Chapter 13

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Chapter 13

  1. 1. Copyright © 2015 Wolters Kluwer Health | Lippincott Williams & Wilkins Chapter 13Chapter 13 Theories From the SociologicTheories From the Sociologic SciencesSciences
  2. 2. Copyright © 2015 Wolters Kluwer Health | Lippincott Williams & Wilkins Theories From Sociology • Historically, nursing has been responsive to society’s needs. • Early nursing leaders (e.g., Nightingale, Barton, Wald, Sanger) were frequently social activists.
  3. 3. Copyright © 2015 Wolters Kluwer Health | Lippincott Williams & Wilkins Theories From Sociology—(cont.) • Nursing practice and research must consider the social factors and issues that constrain and shape health behaviors. • Examples of sociological theories that are used by nurses are – Systems Theory – Feminist Theory – Critical Social Theory – Chaos Theory
  4. 4. Copyright © 2015 Wolters Kluwer Health | Lippincott Williams & Wilkins General Systems Theory • General Systems Theory was introduced in the 1930s by Ludwig von Bertalanffy. • Presumes that there are universal principles of organization which hold for all systems, whether they are physical, chemical, biological, mental, social, etc. • Considered to be a “grand” theory because of its universal relevancy and applicability
  5. 5. Copyright © 2015 Wolters Kluwer Health | Lippincott Williams & Wilkins General Systems Theory—(cont.) • Systems are composed of structural and functional components. – These interact within a boundary that filters exchange with the environment. – Living systems are open, and there is an ongoing exchange of matter, energy, and information.
  6. 6. Copyright © 2015 Wolters Kluwer Health | Lippincott Williams & Wilkins General Systems Theory—(cont.) • All systems contain the following elements – Input—matter, energy, and information received from the environment – Throughput—matter, energy, and information that is modified or transformed within the system – Output—matter, energy, and information that is released from the system into the environment – Feedback—information regarding environmental responses used by the system (may be + or − or neutral)
  7. 7. Copyright © 2015 Wolters Kluwer Health | Lippincott Williams & Wilkins Elements of a system.
  8. 8. Copyright © 2015 Wolters Kluwer Health | Lippincott Williams & Wilkins General Systems Theory—(cont.) • Basic tenets of GST – A system is composed of subsystems, each with its own function. – Systems contain energy and matter. – A system may be open or closed. – Open and closed systems reach stationary status. • A system must achieve a balance internally and externally (equilibrium) – Equilibrium depends on the system’s ability to regulate input and output to achieve balance. – Adaptation helps maintain equilibrium.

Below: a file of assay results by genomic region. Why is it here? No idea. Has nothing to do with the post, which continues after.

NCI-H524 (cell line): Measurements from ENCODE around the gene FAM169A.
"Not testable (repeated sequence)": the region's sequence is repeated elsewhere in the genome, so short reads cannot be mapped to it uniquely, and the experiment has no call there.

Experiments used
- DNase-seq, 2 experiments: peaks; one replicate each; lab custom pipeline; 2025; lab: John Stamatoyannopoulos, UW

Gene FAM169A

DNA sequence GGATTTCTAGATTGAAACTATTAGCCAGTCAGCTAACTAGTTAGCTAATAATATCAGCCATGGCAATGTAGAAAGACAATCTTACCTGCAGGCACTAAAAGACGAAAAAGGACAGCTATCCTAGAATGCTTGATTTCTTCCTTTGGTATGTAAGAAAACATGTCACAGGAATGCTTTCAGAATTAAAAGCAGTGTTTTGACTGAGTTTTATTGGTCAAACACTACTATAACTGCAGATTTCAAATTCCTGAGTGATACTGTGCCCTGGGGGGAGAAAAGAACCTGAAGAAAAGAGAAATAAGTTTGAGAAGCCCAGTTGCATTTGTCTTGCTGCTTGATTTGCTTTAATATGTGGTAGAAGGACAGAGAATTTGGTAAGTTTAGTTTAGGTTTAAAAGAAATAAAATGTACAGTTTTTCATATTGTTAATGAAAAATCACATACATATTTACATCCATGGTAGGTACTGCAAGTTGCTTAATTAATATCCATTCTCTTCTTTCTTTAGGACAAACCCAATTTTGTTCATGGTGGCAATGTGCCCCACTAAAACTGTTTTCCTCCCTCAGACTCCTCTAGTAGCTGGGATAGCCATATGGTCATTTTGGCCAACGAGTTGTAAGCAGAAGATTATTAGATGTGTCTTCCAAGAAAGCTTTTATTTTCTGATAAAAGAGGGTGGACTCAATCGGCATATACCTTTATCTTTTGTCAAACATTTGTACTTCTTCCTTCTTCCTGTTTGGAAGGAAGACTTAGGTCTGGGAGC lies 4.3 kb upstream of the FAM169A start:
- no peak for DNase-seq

9. 9. Copyright © 2015 Wolters Kluwer Health | Lippincott Williams & Wilkins General Systems Theory and Nursing • Several grand theorists (e.g., Neuman, Orem, King, Roy, Rogers) reported they used GST as one component from which their theory was derived. • GST was the basis of development of the nursing process. • Frequently used in nursing management and administration • Limited use in nursing research
  10. 10. Copyright © 2015 Wolters Kluwer Health | Lippincott Williams & Wilkins Question Which of the following is NOT a central concept in Systems Theory? A.Feedback B.Input C.Output D.Reciprocation
  11. 11. Copyright © 2015 Wolters Kluwer Health | Lippincott Williams & Wilkins Answer D. Reciprocation Rationale: The central concepts or elements of Systems Theory are input, throughput, output, and feedback.
  12. 12. Copyright © 2015 Wolters Kluwer Health | Lippincott Williams & Wilkins Feminist Theory • Gender differences and subordination have been viewed as natural and inevitable. • Many believe that gender is socially constructed and justifies the subordination and exploitation of women. • A core assumption in feminist theories is that women are oppressed.
  13. 13. Copyright © 2015 Wolters Kluwer Health | Lippincott Williams & Wilkins Feminist Theory—(cont.) • Definition—an analysis of women’s subordination (within families and all other institutions) for the purpose of determining how to change it.
  14. 14. Copyright © 2015 Wolters Kluwer Health | Lippincott Williams & Wilkins Feminist Theory—(cont.) • Common themes in feminist theories – Gender is a basic organizing concept—There is a social construction and recognition of differences. – Gender differences are used to legitimize and perpetuate power relationships between men and women. – Women’s experiences are central, normal, and valuable. – Gender relations must be analyzed within specific sociocultural and historical contexts. – Social constraints and expectations contain class, cultural, and heterosexual biases and support the oppression of women.